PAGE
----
I do/do not want to get a larger Ericson

alcodiesel

Member III
Oh no, please help. I am actually toying with the idea of moving up to a larger (32 to 36) Ericson. I am super happy with the E27 I have and there is nothing left to fix or modify on it. However: When the swells get over 4 feet the 27 begins to have a rough time, and I enjoy heavy weather sailing.
 

K2MSmith

Member II
Not an Ericson owner yet, but I have been sailing other boats on/off for quite a while. After smaller boats, started on Capri 22, then Catalina 27, then C&C 35, then Hunter 40 and now Beneteau 38.1. (all club boats).

Some of my most memorable times were on the Cat 27 with my wife sailing in about 25 knots on the backside of Anacapa to Santa Cruz. The rougher and scarier the conditions, the less likely my wife will get seasick, especially if she is at the helm :).

I'm actually thinking about downsizing because I single-hand most of them time - so looking at E32's. If my grandaughter gets interested and once I fully retire and we spend time doing lots of family trips, then maybe a 35 or 38 might be in order.
 

kapnkd

kapnkd
Not sure what year boat you are considering moving up to but the earlier E32 & 35’s (2’s) have a nice reserve buoyancy in the deadrise design of their sterns.

Originally when I went looking for an E27 back in ‘73 - the dealer only had a 32. It was instant love and I overbought size wise.

It worked out for the best as we readily grew into the boat and the extra room was great. ...Especially for our frequent Bahamas vacation cruising - she was most comfortable and we were confident in her when crossing the Gulf Stream which could (and DID) kick up a fuss at times.
 

toddster

Curator of Broken Parts
Blogs Author
Dunno... probably moving up two or three feet isn't worth the hassle. Ten feet more or bust!
This condition can be cured by going on line and watching big-boated people whining about the cost of their slips/new sails/massive hardware. Then think about how much more time one could spend actually sailing somewhere, instead of spending all that money.
Fortunately, (?) if I were to make such a move, the waiting list around here for a bigger slip is many years long, so temptation is swiftly removed.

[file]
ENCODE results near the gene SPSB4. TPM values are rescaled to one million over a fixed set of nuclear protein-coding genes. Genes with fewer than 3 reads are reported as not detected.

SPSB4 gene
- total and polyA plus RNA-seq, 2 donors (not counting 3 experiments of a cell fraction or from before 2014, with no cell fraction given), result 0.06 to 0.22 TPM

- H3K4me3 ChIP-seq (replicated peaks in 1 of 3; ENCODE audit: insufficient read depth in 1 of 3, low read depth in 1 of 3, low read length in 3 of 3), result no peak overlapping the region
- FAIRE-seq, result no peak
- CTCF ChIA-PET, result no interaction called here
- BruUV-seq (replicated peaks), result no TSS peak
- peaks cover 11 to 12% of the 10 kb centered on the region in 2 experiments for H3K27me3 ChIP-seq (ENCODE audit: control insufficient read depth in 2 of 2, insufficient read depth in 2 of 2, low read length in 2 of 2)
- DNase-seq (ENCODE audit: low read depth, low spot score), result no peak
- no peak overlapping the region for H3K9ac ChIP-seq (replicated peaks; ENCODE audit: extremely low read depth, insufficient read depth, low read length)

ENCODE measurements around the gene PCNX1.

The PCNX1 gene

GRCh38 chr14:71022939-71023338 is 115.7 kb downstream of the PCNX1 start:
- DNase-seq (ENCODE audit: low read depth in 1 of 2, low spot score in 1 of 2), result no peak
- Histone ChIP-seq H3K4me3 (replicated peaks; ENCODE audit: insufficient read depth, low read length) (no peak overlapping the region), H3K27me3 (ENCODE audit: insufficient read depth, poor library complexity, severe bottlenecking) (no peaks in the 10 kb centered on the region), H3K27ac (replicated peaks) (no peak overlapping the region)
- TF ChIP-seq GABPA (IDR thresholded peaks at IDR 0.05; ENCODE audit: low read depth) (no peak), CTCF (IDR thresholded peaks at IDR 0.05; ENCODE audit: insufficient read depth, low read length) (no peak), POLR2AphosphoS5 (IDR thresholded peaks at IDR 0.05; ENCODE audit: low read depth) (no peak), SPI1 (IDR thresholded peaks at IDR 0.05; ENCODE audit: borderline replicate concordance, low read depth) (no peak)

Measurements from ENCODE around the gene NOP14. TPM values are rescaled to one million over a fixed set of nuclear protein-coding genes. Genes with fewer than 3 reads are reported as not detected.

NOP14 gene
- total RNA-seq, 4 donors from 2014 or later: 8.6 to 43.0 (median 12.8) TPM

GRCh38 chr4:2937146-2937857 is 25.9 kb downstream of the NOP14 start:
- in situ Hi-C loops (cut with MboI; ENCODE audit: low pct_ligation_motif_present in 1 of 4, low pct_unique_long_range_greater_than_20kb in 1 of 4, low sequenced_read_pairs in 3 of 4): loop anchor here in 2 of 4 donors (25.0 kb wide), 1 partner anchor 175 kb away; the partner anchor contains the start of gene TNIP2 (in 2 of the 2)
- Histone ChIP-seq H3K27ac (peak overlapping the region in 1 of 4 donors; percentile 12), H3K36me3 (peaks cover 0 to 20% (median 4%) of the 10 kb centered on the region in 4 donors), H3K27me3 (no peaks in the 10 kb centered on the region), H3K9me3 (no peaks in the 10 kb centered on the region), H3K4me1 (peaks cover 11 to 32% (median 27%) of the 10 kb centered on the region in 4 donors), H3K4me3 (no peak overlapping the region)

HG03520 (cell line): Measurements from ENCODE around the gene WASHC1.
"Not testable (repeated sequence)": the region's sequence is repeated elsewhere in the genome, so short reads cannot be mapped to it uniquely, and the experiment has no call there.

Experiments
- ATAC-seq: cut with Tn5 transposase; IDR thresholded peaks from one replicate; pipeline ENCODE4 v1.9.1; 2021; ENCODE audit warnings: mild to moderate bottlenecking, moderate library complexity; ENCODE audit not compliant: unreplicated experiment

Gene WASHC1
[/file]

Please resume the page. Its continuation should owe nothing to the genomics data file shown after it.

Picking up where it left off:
Coincidentally, three of the biggest nicest boats in the marina (none of them Ericsons) are currently for sale... but no!
 

Afrakes

Sustaining Member
Luckily my boat shed is only 30ft. long and I keep my boat at home on its trailer in the off season so the mast has to go up and down. I've thought about going longer but it doesn't fit my budget or shed. I do dream though.
 

supersailor

Sustaining Member
Toddster, I have to disagree with the two to three feet is not worth the jump. The difference between the 32 and 34 is very noticeable. The 32 bobs when boarded. The 34 does not. The 34 is approx. 3200 pounds heaver. The interior dimensions are much larger. The sail plan is larger. The 34 has an easier motion in a bad seaway. I think it is as Christian is right, the 32 is a little more like a dingy. Therefore it is a little more fun to sail. I haven't sailed a 38 so I can't compare the 34 to it. On he river, a little smaller is better, I think as tacking a much smaller genny is easier. Big seas are not a problem and you are probably not anchoring so much so shoreside facilities can make up for lack of cabin facilities. Sailing my SJ26 on the river was fine. I'm not sure the 34 would be as much so.
 

mbp

Junior Member
I progressed from a 14 foot dinghy to a San Juan 24 (19 yrs) then to a San Juan 28 (13 yrs). The E27 looks similar in specs to the SJ28. The SJ 28 is a light and very responsive boat. It was a lot of fun and felt a lot like sailing the SJ 24. But, as I’ve gotten older, I felt like I was getting beaten up too much on the SJ28 in heavy air, and was ready to get out of sailing.

A year and a half ago, Virginia and I discovered Ericsons and bought a E34-2. The E34-2 is twice the displacement of the SJ28, and it shows. I remember crossing the Straight of Georgia in a 20 knot wind and being amazed at how easily the boat handled the waves. It also sails quite nicely in the light summer breezes we have. Plus the interior finish in the larger Ericsons is such a joy. We especially like the layout of the E34-2 with a spacious aft cabin and aft head.

The E35-3 is the same hull, except the transom kicks out six inches further. The E35-3 has a larger V-berth and the head is between the main cabin and the V-berth. I believe the E34-2 was Ericson’s way to redesign the E35-3 with an aft cabin and aft head.
 

supersailor

Sustaining Member
Oops! Sorry Toddster! :p Boat interior volumes increase incredibly rapidly compared to length. A look inside one of the Westport 50 meter (164 feet) that are built here in town is rather jaw dropping. The real noticeable break seems to be around 30' Above 30', stuff gets way bigger and way more expensive quickly.

All that said, the 34 sure is a comfortable boat in the boisterous conditions so common on the straights here. 7 knots hard on the wind in boisterous seas (tide and wind caused) is quite a blast. My previous boat could only manage 3-3.5kn in the same conditions with a rather jarring motion. As Martian and Virginia mentioned the light air ability is wonderful for the rest of the North West. My club holds the 34 in awe in light air and I'm sure the 38 is even better.
 
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